Meanwhile, on June 3, 1970, MSTS issued a request for proposals to charter vessels for various time periods, renewable at the charterer's option for up to five years. Offerors were required to submit "evidence in the form of a MARAD written agreement that the offered ships will not be precluded from performing for MSTS for the charter period (including optional periods offered) by reason of MARAD prohibition." Intervenor USL's Cross-Motion for Summary Judgment, Exhibit 3. On June 4, USL submitted a bid to MSTS. On June 12, 1970, while the administrative proceeding was pending and before answering briefs had been filed, defendant Gibson, at the request of USL, wrote to the Commander of MSTS advising that the vessels offered by USL "will not be precluded from performing for MSTS for the charter period (including optional periods offered) by reason of MARAD prohibition." Complaint, Exhibit A. No mention was made by Mr. Gibson of the pendency of any rule making proceeding. On June 26, MSTS announced the award to USL of charters of 14 vessels, each of which had been built with the aid of C.D.S., for charter periods of three to twelve months, renewable at MSTS' option for extensions of three to five years. USL's Cross-Motion for Summary Judgment, Exhibit 4. Plaintiff instituted this action on July 13, 1970, and moved for summary judgment on October 9. On October 13, 1970, the Board issued its final decision in Supplemental Docket S-244 -- "Legality of Certain Charters to MSC of Vessels Built with Construction -- Differential Subsidy."
Intervenor AIMS' Motion for Summary Judgment, Attachment 3. That decision was adverse to plaintiff.
In view of the fact that we now have what is concededly the Board's final decision and opinion in the rule making proceeding which is the subject of this action, the court has concluded that it would be a sterile and wasteful exercise to review the case without reference to that decision. If the court were to determine that the June 12 letter was final action for purposes of review, the proper course would be to remand the matter to the Board for an orderly decision -- but we already know to a certainty what that decision and what its reasoning would be. This court clearly has jurisdiction to review final action of MARAD/MSB. Administrative Procedure Act, Section 10, 5 U.S.C. § 703; Pacific Far East Line, Inc. v. Federal Maritime Board, 107 U.S. App. D.C. 155, 275 F.2d 184, cert. den. 363 U.S. 827, 80 S. Ct. 1597, 4 L. Ed. 2d 1523 (1960). Though plaintiff has not chosen to amend its complaint to request review of the October 13 decision, plaintiff and each of the other parties have extensively briefed the merits of that decision and a great deal of time was devoted to it at oral argument. In the interests of judicial efficiency, the court deems the complaint amended to request review of the October 13 decision, F.R. Civ. P. 15(b).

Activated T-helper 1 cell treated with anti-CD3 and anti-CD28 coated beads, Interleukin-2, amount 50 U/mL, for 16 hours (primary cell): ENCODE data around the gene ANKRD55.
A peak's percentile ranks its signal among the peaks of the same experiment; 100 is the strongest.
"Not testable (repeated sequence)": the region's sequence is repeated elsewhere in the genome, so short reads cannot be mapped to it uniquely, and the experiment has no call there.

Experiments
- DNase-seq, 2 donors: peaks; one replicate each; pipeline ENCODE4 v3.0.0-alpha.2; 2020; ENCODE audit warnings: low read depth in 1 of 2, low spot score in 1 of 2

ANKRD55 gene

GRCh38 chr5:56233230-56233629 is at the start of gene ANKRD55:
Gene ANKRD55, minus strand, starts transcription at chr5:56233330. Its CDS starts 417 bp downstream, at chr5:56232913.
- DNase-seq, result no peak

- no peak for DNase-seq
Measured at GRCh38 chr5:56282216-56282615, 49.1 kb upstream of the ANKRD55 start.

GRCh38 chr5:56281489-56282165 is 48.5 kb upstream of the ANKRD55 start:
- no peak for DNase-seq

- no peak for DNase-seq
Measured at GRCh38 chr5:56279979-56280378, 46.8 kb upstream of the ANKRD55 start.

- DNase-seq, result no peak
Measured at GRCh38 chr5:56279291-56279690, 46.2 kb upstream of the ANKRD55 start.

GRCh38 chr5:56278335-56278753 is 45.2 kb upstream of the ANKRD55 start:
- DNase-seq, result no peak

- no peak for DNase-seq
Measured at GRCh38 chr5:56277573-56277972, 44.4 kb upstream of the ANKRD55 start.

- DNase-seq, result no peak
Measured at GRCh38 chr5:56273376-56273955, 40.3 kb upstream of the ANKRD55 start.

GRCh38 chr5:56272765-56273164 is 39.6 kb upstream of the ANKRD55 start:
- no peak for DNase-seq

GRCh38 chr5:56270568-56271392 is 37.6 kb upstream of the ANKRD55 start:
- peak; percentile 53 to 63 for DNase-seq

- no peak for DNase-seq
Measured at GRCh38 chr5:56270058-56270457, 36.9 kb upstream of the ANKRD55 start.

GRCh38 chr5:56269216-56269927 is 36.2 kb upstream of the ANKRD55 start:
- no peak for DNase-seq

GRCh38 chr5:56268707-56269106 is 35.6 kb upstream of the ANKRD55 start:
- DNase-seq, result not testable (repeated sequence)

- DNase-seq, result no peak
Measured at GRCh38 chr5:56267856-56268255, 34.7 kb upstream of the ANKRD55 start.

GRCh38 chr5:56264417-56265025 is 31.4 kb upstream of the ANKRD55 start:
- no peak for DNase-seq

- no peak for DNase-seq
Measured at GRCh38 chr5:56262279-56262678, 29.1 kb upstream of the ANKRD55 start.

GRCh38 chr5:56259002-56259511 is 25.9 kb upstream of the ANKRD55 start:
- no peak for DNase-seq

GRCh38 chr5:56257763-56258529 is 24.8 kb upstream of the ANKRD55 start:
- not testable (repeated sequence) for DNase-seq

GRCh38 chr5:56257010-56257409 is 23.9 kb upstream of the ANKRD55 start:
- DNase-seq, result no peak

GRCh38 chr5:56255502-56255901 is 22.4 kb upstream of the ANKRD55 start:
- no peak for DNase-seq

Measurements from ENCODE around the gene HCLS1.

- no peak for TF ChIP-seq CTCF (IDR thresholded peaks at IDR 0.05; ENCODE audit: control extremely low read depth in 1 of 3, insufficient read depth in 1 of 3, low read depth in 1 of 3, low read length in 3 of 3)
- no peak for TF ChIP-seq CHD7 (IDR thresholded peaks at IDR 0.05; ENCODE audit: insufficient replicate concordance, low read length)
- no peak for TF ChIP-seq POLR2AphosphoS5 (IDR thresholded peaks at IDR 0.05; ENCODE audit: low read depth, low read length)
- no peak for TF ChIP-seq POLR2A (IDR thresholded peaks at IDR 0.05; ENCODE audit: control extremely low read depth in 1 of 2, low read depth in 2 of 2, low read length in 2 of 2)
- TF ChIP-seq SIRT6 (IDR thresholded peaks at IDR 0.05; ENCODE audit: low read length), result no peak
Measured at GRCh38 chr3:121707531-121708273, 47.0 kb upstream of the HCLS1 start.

Because the court is in full agreement with plaintiff that defendant Gibson's action in writing the June 12 letter to MSTS constituted a gross deviation from acceptable administrative procedure, it is essential to note that Mr. Gibson was not a member of the MARAD/MSB panel that made the October 13 decision. Had he been a member, a troublesome question of the October 13 decision's invalidity per se would arise. Amos Treat & Co. v. Securities Exchange Commission, 113 U.S. App. D.C. 100, 306 F.2d 260 (1962).
When in the initial Notice of Fact-Finding Hearing in Docket S-244, the Board announced that it would "develop a fact record in a public hearing,
"it chose to make the proceeding subject to the most rigorous requirements of the Administrative Procedure Act.
One of those requirements is that the decision of the agency be made on the basis of the record. A.P.A. § 7, 5 U.S.C. § 556(e). The supplemental notice of April 4 established that the proceeding involving the legality of charters of C.D.S. vessels to ...